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The debate over poll watchers in the 2020 election

Debating poll watchers in the 2020 election
The debate over poll watchers in the 2020 election 04:29

In the run up to November's election, President Donald Trump has frequently railed against mail-in-voting, making unproven claims about widespread fraud.   
But the president has expressed concern about in-person voting, too. As 2020 will be the first presidential contest since 1980 without restrictions on Republican poll watching activity, President Trump has been encouraging his supporters to turnout on Election Day and do more than cast a ballot.

"Gotta be careful with those ballots. Watch those ballots. I don't like it. You know, you have a Democrat governor. You have all these Democrats watching that stuff. I don't like it," he told a crowd of supporters during a rally in North Carolina earlier this month. 

"Watch it. Be poll watchers when you go there. Watch all the thieving, and stealing, and robbing they do."


So what are poll watchers, and what are they allowed to do? 
As their name suggests, poll watchers observe what happens at a polling place on Election Day. Appointed — usually by candidates or their political parties — in advance of Election Day, poll watchers monitor polling places to ensure all votes cast are counted correctly and to report any suspected irregularities. They also may look at precinct lists to keep track of who has voted in an effort to see where their party needs to increase voter outreach, a process known as "poll flushing." 

Essentially, partisan poll watchers make sure their party has a fair shot at winning. When adhering to state rules, they can also help preserve the democratic process by ensuring that elections are transparent.  

Importantly, poll watchers are not simply individuals who show up at the precinct on Election Day. Official poll watchers must be identified and approved in advance. Each state has different rules and regulations for the number of poll watchers per precinct, who can be a poll watcher, and what they are allowed to do.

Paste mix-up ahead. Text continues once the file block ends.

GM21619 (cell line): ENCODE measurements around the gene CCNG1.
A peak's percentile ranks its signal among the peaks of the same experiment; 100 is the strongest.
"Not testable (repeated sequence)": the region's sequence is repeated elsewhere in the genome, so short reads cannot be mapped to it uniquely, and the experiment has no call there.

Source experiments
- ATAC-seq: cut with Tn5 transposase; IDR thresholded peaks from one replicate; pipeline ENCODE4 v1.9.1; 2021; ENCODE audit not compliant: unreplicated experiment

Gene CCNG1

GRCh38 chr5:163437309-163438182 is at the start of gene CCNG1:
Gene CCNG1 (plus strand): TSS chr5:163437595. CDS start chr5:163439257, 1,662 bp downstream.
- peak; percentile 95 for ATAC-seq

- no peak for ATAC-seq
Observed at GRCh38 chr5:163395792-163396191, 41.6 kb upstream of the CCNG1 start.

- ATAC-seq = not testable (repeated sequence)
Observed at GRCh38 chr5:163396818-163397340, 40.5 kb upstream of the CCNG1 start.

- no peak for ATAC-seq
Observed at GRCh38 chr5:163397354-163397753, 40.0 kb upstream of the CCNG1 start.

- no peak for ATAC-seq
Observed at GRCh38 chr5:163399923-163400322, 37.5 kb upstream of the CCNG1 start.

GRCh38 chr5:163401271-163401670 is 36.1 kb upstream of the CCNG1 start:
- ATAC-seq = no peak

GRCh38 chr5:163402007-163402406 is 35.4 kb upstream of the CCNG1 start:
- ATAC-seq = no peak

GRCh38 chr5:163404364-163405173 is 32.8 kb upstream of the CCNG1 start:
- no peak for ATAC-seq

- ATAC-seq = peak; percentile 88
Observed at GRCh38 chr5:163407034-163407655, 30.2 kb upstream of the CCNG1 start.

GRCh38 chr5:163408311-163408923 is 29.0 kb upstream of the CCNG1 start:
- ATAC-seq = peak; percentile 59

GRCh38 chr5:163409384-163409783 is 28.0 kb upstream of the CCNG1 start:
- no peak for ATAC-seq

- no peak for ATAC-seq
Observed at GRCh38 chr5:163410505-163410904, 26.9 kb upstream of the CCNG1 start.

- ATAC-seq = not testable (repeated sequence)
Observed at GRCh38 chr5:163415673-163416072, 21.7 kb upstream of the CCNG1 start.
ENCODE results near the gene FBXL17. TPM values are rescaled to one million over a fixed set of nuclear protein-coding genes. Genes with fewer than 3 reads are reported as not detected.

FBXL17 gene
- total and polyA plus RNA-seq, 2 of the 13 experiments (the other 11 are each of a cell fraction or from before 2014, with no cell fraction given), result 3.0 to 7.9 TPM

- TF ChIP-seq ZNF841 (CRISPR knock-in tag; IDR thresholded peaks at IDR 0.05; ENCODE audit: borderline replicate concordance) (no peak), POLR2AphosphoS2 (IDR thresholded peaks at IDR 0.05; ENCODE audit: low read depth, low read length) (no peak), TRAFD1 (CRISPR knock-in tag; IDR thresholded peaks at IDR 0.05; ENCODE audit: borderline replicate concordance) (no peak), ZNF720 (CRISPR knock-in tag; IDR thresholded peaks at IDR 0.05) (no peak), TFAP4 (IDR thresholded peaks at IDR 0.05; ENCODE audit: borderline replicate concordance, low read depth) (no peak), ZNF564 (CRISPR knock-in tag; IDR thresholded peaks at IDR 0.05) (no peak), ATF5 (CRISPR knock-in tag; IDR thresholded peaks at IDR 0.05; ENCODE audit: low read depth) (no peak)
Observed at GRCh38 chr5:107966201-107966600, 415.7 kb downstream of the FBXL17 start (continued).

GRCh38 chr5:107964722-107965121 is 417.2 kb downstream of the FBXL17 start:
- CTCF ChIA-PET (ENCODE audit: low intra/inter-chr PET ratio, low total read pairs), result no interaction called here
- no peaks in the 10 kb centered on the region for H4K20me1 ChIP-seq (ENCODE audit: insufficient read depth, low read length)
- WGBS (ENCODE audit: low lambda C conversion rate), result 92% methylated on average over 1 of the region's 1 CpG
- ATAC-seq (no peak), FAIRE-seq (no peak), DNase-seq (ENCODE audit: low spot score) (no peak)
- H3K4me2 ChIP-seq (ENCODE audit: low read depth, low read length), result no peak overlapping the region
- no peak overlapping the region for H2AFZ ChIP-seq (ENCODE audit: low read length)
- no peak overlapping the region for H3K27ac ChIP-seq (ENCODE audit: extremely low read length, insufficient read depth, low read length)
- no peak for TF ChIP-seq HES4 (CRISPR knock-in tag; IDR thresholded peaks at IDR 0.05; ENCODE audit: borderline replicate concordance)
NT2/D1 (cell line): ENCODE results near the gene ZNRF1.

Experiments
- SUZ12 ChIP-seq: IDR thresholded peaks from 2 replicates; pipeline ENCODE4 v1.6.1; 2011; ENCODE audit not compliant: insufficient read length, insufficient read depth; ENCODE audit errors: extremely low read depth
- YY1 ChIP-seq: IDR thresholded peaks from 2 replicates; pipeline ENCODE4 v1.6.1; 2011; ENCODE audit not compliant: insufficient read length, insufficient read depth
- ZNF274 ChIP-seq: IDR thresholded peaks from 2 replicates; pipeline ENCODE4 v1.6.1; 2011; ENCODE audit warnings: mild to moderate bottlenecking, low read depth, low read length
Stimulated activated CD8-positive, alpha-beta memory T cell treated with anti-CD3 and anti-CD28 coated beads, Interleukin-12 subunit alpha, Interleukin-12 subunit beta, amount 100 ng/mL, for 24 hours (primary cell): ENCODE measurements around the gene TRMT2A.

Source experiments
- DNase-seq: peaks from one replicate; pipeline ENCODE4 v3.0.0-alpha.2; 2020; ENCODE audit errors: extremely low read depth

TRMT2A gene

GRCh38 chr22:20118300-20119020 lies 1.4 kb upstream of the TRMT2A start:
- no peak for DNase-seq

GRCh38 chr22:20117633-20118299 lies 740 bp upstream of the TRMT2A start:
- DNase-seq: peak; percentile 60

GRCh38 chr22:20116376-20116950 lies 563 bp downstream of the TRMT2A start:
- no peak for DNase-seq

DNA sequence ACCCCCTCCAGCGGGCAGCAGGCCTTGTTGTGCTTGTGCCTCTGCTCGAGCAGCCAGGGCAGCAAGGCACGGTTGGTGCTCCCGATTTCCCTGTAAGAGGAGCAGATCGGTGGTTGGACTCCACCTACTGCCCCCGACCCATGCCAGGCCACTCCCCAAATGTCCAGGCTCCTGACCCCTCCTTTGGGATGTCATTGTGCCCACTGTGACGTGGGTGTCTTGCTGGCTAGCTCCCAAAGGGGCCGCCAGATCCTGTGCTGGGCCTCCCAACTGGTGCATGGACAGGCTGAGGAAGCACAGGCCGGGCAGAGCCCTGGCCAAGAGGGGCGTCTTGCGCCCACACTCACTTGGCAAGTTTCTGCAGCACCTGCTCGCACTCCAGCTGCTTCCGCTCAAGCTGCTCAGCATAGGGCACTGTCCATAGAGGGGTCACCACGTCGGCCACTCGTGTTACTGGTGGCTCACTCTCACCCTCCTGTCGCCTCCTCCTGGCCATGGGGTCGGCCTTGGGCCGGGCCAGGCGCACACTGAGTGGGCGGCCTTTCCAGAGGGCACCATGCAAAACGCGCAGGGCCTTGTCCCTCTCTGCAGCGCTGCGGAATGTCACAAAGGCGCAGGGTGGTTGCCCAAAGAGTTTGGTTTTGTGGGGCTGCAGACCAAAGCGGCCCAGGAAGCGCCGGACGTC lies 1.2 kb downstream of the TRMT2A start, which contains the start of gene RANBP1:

However, one requirement is held in common nationally: Poll watchers cannot interfere with the ballot process. While some states permit poll watchers to challenge an individual's right to cast a ballot — for example, if the individual lives outside the district, lacks U.S. citizenship, or has already cast a ballot during the same election — those disputes go through poll workers or election officials. If the challenge cannot be resolved immediately, states often allow the individual in question to cast a "provisional" ballot, which is supposed to be counted once the right to vote has been verified. However, provisional ballots are often not counted unless it might make a difference (for example, if the final margin is so close the state goes into a recount). 

It is also worth noting that, in addition to appointed poll watchers, many states permit other registered voters to challenge an individual's eligibility on Election Day. These challengers usually must present a valid reason for questioning a potential voter's right to cast a ballot, such as having personal knowledge that the voter isn't eligible to vote in that precinct. Challengers are not poll watchers; contesting a voter's eligibility is the only action a challenger may take.


One concern about poll watchers — particularly when they are allowed to challenge an individual's eligibility — is that they intimidate voters. Federal law prohibits voter intimidation.

In 1981, the Democrats accused poll watchers dispatched by the Republican National Committee (RNC) of doing just that. During that year's gubernatorial race in New Jersey, the RNC organized a group they called the "National Ballot Security Task Force." Its members, some of whom were armed, off-duty law enforcement officers, wore black armbands and went to predominantly minority polling places. The Democratic National Committee filed a federal suit against the RNC, charging that the group harassed and intimidated Black and Hispanic voters.
In response to the Democrats' suit, the RNC the next year entered into a consent decree in which it admitted no wrongdoing, but pledged in Federal District Court that they would not allow tactics anywhere in the country that could intimidate Democratic voters. Under the decree, Republican Party organizations agreed to allow a federal court to review any proposed so-called "ballot security" programs.